Humans evolving slower than previously thought, study finds

A study of the genomes of two families has found that the number of mutations thought to occur each generation had been overestimated, suggesting that the pace of human evolution is slower than scientists had thought.

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    A car burns behind a police officer following a riot that broke out after the Vancouver Canucks were defeated by the Boston Bruins in the NHL Stanley Cup Final in Vancouver, British Columbia, on Wednesday. Human evolution is proceeding more slowly than scientists had previously thought, a new study has found.
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Humans might be evolving slower than scientists had thought, according to a new analysis of the genomes of two families, but there is a huge variance between people.

The researchers, reporting their findings June 12 in the journal Nature Genetics, based their measurement of evolution speed on the number of new mutations that occur during one generation in each of the families. A slower mutation rate means we probably separated from chimpanzees evolutionarily longer ago than previously thought, the researchers say, adding that the finding may have medical implications, if some groups of people are more mutation-prone than others.

"This makes us think about what are the underlying mechanisms of these mutations, other than just a random process," said study researcher Philip Awadalla, of the University of Montreal in Canada. "Why are there differences in the rate or accumulation of mutations in individuals?"

The mutations rate seems to be highly variable, Awadalla said, and could be affected by aging and environmental exposure to toxins, among other factors. [Top 10 Mysteries of the First Humans]

Tiny tweaks

Every person has two copies of each of their genes, one from the mother's egg and the other from the father's sperm. These two copies are quite similar, but have some random differences.

Then, when the person creates sperm (or eggs, if a woman), new changes occur by accident in the resulting copy of the genome that gets passed down to the offspring. By sequencing both the parents' and the child's genome for two families, they could see which mutations were already present and which were new to the offspring.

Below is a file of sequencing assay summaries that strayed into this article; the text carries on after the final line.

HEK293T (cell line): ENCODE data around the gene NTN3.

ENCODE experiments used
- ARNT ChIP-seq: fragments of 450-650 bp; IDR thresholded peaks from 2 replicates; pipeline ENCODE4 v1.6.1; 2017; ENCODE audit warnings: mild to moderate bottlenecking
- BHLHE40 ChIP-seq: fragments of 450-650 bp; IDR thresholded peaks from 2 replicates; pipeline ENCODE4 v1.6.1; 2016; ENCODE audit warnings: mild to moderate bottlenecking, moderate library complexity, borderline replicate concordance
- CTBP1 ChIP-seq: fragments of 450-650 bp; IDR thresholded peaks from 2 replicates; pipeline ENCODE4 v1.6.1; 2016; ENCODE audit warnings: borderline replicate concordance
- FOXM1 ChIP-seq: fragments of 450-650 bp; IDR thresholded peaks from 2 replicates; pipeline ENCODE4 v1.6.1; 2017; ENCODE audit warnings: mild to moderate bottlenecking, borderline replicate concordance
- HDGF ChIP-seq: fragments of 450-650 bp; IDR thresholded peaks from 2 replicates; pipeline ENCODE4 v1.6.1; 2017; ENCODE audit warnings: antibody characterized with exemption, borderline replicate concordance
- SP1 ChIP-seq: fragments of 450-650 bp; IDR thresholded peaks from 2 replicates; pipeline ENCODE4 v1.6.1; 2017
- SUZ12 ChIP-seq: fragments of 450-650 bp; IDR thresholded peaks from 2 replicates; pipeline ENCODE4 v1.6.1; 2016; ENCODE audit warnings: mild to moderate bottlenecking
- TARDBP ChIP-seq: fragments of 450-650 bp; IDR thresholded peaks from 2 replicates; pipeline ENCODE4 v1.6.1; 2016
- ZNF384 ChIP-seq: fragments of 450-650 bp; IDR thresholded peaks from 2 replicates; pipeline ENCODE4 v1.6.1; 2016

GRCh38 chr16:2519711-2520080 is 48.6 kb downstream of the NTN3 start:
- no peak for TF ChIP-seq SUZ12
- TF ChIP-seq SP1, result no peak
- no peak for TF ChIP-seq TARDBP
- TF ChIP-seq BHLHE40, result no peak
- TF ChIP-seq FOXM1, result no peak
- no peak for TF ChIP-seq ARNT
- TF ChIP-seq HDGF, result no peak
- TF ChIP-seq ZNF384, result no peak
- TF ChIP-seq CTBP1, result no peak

The researchers found that on average, humans seem to have about 60 new mutations passed down every generation — that's 60 changes out of 6 billion letters, or bases, that make up the genome. Previous methods, which indirectly calculated the rates, overestimated that number to be about 100 to 200, the researchers said.

This means that we are accumulating new genetic mutations — the foundation of evolution — about a third as quickly as previously thought. If this mutation rate has been steady throughout human evolution, it pushes the fork between humans and chimps back 7 million years earlier. Some earlier evidence indicates that chimps may be evolving quicker than humans, though Awadalla said they would like to see how they stack up using this whole-genome sequencing method.

Mutating mothers

Luckily in the case of the families the researchers studied, the mutations weren't dangerous. Most of them were outside of the genes, in areas of the genome called "non-coding," which don't carry protein-making codes to carry out any function.

Scientists had hypothesized that because men make so many more copies of their genome when they make sperm (hundreds of millions every day), they might be more prone to pass on new mutations. The researchers found that this wasn't completely true. While one of the two families studied had 92 percent of their mutations passed down from the father, the other had only 36 percent.

"We always thought most of the mutations were coming from men," Awadalla told LiveScience. "In one family, there were more mutations in the male, but the next family the male had fewer mutations than the female did — it was very surprising."

The sources of these mutations seem to be diverse. They could be caused by age or other natural factors, since genome copying can get sloppy over time. It could also be due to genetic differences that control the DNA-copying machinery, which could affect the rate at which these mutations occur in different people. It's also possible that exposure to toxins in the environment could impact the mutation rate, Awadalla said.

You can follow LiveScience staff writer Jennifer Welsh on Twitter @microbelover. Follow LiveScience for the latest in science news and discoveries on Twitter @livescience and on Facebook.

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